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Peter Atkinson Reviews - Sepultura, Kairos

By Peter Atkinson, Contributor
Monday, August 22, 2011 @ 6:57 AM


- advertisement -
SEPULTURA
Kairos
(Nuclear Blast)

While the wait continues for the return of the prodigal Cavalera brothers Max and Igor and a reunion of the classic Sepultura lineup – don't hold your breath – longtime members guitarist Andreas Kisser and bassist Paulo Jr., along with frontman Derrick Green and drummer Jean Dolabella have at least rediscovered some of the band's classic sound.

Their 12th studio full-length, Kairos, is Sepultura's most uptempo, focused and engaging album since 1993's Chaos A.D., and is easily the best work they've done since the ugly split with Max Cavalera in 1996, though that is faint praise at best. Post-Max releases have been a mishmash of the sluggish and directionless – Roorback, Nation – or overblown conceptualizing – Dante XXI and A-Lex.

While Kairos also is billed as a concept album, ostensibly dealing with the element of time, it comes out swinging with “Spectrum” and never bogs down in thematics, with the numerically titled interludes - “2011,” “5772,” etc. - providing the only obvious connective tissue. And how effectively bruising covers of Ministry's “Just One Fix” and The Prodigy's “Firestarter” figure into whatever storyline is going on here is anybody's guess.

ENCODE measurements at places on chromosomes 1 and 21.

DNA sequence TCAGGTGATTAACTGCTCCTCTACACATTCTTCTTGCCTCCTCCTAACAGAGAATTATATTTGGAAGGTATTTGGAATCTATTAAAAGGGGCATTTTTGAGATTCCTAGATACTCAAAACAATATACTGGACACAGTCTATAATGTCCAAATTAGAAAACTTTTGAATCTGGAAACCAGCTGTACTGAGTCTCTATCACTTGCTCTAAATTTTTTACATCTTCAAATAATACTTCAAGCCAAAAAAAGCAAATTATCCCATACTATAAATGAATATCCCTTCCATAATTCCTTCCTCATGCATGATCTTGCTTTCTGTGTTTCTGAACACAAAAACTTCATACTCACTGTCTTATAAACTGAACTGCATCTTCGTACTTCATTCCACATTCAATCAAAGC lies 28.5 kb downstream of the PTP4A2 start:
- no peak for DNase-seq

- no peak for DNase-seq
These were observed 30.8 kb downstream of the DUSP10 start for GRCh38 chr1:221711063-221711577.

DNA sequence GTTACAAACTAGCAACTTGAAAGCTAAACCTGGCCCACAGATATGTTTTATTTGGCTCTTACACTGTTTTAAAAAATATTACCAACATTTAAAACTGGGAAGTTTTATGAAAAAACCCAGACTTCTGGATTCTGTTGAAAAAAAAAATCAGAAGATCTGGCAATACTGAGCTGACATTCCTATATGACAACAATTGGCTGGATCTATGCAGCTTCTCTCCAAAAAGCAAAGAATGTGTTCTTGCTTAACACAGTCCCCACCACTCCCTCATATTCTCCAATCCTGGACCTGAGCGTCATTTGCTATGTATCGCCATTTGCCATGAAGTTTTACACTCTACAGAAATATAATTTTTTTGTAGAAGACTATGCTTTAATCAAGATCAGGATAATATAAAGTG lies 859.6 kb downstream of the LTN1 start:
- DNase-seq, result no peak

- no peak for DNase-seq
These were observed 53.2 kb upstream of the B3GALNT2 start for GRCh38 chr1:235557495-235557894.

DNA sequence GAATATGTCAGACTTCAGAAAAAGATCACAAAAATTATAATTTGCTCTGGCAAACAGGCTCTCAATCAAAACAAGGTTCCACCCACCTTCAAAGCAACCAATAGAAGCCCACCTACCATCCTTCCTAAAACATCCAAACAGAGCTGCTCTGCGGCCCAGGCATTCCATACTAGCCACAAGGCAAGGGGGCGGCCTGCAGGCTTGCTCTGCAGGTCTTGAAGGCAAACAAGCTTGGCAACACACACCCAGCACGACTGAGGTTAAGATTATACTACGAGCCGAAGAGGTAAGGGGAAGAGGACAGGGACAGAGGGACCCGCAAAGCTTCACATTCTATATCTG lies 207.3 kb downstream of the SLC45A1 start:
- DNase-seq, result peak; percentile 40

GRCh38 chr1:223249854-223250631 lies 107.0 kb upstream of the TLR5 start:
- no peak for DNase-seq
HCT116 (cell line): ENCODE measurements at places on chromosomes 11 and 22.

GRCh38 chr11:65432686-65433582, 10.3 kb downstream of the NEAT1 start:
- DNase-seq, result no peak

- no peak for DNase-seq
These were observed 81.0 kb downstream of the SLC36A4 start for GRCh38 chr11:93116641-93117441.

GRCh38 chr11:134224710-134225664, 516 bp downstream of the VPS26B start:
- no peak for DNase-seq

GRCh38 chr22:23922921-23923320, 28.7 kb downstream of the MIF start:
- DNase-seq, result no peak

Regardless, tracks like “Relentless,” “No One Will Stand,” “Born Strong,” “Seethe” and “Mask” boast the sort of muscle, moxie and determination that made Sepultura thrash metal titans back in the day, at least until Roots. And it's nice to hear the band ripping it up again, even if these songs can't quite match the primal electricity of the Beneath The Remains/Arise era. They're still a step up from much of what these guy have been doing of late.

Kairos also gets a huge boost in the production department from Roy Z ( Judas Priest, etc.) who cleans up some of the sludge that has been clogging up the band's sound for years, making for a crisper, brisker presentation. This alone lets Kisser's churning riffs and occasionally squealing leads dig deep and hit hard.

Whether it's too little too late for fans who long ago lost patience with the band or continue to pining for the “glorious return” of the Cavaleras - especially now, given the Sepultura-like histrionics of Cavalera Conspiracy - really matters not. An album like Kairos is long overdue from this version Sepultura, and for once they deliver.

* * * (Three Stars)

- Peter Atkinson


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